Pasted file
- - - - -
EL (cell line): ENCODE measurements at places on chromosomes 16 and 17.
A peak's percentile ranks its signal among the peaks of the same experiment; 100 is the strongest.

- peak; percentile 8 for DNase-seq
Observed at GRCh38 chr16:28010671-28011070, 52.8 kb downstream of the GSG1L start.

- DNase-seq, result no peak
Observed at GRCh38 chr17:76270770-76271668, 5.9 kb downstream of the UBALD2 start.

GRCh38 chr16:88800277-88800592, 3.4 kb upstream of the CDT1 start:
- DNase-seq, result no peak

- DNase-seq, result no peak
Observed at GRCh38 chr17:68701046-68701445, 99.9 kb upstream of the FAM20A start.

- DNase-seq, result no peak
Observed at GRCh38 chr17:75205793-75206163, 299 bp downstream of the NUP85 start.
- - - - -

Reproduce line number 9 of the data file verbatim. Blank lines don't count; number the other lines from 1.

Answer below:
- DNase-seq, result no peak